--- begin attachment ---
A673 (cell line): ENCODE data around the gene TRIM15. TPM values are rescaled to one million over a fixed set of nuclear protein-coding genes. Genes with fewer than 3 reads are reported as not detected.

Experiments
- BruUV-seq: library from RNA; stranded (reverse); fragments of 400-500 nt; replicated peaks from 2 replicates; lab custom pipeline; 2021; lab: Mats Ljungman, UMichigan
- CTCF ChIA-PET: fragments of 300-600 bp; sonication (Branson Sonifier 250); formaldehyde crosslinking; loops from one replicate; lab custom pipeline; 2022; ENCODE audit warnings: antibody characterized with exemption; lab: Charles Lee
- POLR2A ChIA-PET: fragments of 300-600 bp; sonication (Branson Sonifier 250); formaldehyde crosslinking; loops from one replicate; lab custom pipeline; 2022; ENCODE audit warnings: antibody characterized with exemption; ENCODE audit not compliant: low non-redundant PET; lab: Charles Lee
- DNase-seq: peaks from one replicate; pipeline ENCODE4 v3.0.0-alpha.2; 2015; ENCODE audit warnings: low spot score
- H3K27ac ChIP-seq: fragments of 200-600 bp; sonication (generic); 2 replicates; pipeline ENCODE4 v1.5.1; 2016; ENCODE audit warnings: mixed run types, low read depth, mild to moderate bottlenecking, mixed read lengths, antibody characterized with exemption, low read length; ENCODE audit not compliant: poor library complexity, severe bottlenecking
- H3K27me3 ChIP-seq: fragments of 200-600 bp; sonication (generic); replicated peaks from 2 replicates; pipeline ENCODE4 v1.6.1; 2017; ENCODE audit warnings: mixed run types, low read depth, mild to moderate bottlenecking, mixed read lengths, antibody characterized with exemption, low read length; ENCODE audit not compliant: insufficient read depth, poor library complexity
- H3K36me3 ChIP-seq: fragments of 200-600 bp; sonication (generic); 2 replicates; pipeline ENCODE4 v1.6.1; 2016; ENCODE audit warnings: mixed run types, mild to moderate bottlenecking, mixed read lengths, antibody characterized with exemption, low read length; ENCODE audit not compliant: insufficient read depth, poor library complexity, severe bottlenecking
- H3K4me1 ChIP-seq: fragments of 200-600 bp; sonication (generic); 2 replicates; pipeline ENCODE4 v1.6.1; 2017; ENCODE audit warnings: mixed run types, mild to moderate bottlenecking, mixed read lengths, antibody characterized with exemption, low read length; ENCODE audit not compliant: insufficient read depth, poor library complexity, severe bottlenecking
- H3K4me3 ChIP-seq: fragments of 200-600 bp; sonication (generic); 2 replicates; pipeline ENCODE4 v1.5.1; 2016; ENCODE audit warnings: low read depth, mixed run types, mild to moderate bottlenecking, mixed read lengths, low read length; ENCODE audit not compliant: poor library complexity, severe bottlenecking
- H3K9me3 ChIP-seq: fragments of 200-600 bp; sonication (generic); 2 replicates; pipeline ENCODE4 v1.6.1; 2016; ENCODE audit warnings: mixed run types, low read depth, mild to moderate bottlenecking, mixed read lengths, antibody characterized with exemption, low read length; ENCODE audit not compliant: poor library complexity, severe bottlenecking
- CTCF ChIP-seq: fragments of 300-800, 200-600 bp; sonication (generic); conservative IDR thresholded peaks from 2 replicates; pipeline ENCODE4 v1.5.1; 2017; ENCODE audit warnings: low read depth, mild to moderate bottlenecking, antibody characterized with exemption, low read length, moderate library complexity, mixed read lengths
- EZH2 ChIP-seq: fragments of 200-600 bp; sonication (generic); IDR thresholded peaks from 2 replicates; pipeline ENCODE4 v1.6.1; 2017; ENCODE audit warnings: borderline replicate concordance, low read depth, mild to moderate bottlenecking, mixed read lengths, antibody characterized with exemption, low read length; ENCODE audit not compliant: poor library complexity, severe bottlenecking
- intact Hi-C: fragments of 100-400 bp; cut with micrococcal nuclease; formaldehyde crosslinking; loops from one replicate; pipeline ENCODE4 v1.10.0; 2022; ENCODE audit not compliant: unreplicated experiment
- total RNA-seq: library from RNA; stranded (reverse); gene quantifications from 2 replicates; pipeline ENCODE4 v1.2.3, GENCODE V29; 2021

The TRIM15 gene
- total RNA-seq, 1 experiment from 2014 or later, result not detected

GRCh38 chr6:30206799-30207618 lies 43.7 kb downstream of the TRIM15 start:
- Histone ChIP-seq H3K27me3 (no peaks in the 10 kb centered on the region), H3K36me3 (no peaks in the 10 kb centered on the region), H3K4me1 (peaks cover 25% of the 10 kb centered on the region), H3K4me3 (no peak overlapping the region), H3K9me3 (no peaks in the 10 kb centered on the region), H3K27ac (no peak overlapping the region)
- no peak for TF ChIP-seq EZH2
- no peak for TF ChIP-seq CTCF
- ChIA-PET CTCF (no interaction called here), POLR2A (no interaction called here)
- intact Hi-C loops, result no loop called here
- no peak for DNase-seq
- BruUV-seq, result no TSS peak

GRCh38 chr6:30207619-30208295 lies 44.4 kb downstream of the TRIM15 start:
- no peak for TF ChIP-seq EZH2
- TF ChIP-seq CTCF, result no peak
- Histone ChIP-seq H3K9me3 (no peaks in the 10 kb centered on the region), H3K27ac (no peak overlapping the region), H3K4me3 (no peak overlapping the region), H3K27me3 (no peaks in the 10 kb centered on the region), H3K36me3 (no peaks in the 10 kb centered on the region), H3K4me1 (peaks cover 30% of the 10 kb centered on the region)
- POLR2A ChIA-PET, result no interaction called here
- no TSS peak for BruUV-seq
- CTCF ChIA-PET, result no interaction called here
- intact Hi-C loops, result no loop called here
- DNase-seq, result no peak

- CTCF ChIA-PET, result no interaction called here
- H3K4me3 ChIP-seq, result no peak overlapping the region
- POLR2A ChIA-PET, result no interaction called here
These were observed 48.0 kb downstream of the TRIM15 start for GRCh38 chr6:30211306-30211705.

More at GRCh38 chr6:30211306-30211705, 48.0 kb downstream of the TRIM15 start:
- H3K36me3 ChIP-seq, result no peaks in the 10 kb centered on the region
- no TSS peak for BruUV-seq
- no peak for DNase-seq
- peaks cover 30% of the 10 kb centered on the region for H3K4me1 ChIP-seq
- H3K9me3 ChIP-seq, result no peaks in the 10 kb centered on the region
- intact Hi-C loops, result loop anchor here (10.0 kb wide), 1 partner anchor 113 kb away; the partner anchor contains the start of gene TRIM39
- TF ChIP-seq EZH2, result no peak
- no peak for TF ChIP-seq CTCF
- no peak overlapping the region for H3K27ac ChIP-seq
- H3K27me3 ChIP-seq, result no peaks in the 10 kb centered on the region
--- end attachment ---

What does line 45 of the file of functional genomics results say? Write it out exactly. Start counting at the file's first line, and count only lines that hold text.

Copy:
- H3K9me3 ChIP-seq, result no peaks in the 10 kb centered on the region